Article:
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Planta

, Volume 242, Issue 4, pp 761–771 | Cite as

Ecological turmoil in evolutionary dynamics of plant–insect interactions: defense to offence

  • Manasi Mishra
  • Purushottam R. Lomate
  • Rakesh S. Joshi
  • Sachin A. Punekar
  • Vidya S. Gupta
  • Ashok P. GiriEmail author
Review

Abstract

Main conclusion

Available history manifests contemporary diversity that exists in plant-insect interactions. A radical thinking is necessary for developing strategies that can co-opt natural insect-plant mutualism, ecology and environmental safety for crop protection since current agricultural practices can reduce species richness and evenness. The global environmental changes, such as increased temperature, CO 2 and ozone levels, biological invasions, land-use change and habitat fragmentation together play a significant role in re-shaping the plant-insect multi-trophic interactions. Diverse natural products need to be studied and explored for their biological functions as insect pest control agents. In order to assure the success of an integrated pest management strategy, human activities need to be harmonized to minimize the global climate changes.

Plant–insect interaction is one of the most primitive and co-evolved associations, often influenced by surrounding changes. In this review, we account the persistence and evolution of plant–insect interactions, with particular focus on the effect of climate change and human interference on these interactions. Plants and insects have been maintaining their existence through a mutual service-resource relationship while defending themselves. We provide a comprehensive catalog of various defense strategies employed by the plants and/or insects. Furthermore, several important factors such as accelerated diversification, imbalance in the mutualism, and chemical arms race between plants and insects as indirect consequences of human practices are highlighted. Inappropriate implementation of several modern agricultural practices has resulted in (i) endangered mutualisms, (ii) pest status and resistance in insects and (iii) ecological instability. Moreover, altered environmental conditions eventually triggered the resetting of plant–insect interactions. Hence, multitrophic approaches that can harmonize human activities and minimize their interference in native plant–insect interactions are needed to maintain natural balance between the existence of plants and insects.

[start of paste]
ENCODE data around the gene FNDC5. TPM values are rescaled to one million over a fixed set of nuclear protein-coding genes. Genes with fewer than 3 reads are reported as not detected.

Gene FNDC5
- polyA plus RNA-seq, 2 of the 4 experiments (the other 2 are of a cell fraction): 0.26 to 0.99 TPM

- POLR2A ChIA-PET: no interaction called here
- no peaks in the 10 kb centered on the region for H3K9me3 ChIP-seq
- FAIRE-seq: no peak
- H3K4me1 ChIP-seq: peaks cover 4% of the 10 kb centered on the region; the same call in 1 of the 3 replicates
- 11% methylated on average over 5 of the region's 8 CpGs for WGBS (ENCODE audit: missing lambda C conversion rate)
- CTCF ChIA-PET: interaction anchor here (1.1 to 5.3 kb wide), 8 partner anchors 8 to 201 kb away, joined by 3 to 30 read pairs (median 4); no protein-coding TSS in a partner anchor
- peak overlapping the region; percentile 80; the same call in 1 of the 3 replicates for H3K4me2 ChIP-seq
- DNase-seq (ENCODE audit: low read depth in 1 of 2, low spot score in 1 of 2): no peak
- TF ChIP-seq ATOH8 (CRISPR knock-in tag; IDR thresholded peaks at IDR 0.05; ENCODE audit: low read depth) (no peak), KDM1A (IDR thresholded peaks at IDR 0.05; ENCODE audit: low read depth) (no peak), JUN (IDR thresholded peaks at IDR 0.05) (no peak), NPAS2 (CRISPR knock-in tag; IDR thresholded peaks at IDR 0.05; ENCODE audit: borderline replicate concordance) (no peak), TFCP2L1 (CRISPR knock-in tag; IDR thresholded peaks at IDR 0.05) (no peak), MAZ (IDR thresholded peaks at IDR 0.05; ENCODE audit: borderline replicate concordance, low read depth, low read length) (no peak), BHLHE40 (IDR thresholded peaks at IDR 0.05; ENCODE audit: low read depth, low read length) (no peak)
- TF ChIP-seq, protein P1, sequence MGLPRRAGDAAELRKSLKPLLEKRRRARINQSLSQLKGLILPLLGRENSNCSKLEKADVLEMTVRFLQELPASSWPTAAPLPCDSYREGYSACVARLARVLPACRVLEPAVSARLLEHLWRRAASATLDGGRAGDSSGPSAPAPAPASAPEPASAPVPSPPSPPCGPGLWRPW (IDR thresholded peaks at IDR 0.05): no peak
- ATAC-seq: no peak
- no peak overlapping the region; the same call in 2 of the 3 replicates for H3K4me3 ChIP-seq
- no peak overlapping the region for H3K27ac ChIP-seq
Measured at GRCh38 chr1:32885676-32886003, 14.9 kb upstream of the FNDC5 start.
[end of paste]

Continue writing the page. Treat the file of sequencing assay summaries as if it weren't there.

Keywords

Plant–insect interaction Co-evolution Human interference Ecosystem Climatic change 

Notes

Acknowledgments

We thank Dr. Kiran Kulkarni and Dr. D. Shanmugam from CSIR-National Chemical Laboratory, India, and Dr. Samuel Bocobza, Weizmann Institute of Science, Israel for critical suggestions in the manuscript. MM and RSJ acknowledge the fellowship from the Council of Scientific and Industrial Research (CSIR) and University Grants Commission, Government of India, New Delhi, respectively. PRL is a recipient of Research Associateship of Department of Biotechnology (DBT), and SP is a recipient of SERB-DST Young Scientist Scheme, Department of Science and Technology (DST), Government of India, New Delhi. RSJ would like to acknowledge financial support from Savitribai Phule Pune University, under the DRDP scheme for year 2015–2016. Project funding under CSIR network programs in XII plan (BSC0107 and BSC0120) to CSIR-National Chemical Laboratory is greatly acknowledged.

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Copyright information

© Springer-Verlag Berlin Heidelberg 2015

Authors and Affiliations

  • Manasi Mishra
    • 1
    • 2
  • Purushottam R. Lomate
    • 1
    • 3
  • Rakesh S. Joshi
    • 1
    • 4
  • Sachin A. Punekar
    • 5
    • 6
  • Vidya S. Gupta
    • 1
  • Ashok P. Giri
    • 1
    Email author
  1. 1.Plant Molecular Biology Unit, Division of Biochemical SciencesCSIR-National Chemical LaboratoryPuneIndia
  2. 2.Institute of Organic Chemistry and BiochemistryAcademy of Sciences of the Czech RepublicPragueCzech Republic
  3. 3.Department of EntomologyIowa State UniversityAmesUSA
  4. 4.Institute of Bioinformatics and BiotechnologySavitribai Phule Pune UniversityPuneIndia
  5. 5.Biospheres, EshwariPuneIndia
  6. 6.Naoroji Godrej Centre for Plant ResearchGodrej & Boyce Mfg. Co. Ltd., Lawkim Motor GroupSataraIndia

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